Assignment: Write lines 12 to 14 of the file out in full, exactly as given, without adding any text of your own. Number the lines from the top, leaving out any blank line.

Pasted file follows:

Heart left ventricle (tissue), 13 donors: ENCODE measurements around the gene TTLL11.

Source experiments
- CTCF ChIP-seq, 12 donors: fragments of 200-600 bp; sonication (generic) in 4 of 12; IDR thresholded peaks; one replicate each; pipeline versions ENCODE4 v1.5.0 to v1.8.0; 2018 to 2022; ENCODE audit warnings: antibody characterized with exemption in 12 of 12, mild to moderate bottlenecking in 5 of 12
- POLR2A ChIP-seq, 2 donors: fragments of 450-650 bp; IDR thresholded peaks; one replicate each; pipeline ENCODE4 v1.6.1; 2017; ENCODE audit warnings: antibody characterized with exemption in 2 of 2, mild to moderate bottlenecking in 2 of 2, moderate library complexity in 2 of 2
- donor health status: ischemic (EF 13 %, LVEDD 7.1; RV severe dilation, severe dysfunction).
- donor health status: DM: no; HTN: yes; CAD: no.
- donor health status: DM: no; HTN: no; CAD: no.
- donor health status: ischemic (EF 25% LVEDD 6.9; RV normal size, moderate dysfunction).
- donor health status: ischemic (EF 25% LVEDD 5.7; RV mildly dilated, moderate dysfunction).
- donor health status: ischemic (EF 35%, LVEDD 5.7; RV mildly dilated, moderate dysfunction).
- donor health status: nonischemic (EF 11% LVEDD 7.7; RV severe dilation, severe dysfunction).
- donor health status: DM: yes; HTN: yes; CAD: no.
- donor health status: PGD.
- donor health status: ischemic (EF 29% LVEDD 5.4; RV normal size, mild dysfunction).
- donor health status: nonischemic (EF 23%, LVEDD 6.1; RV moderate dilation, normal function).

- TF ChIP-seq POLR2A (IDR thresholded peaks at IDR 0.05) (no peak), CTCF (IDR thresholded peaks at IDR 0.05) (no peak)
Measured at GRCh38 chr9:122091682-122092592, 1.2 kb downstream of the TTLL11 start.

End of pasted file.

- donor health status: DM: yes; HTN: yes; CAD: no.
- donor health status: PGD.
- donor health status: ischemic (EF 29% LVEDD 5.4; RV normal size, mild dysfunction).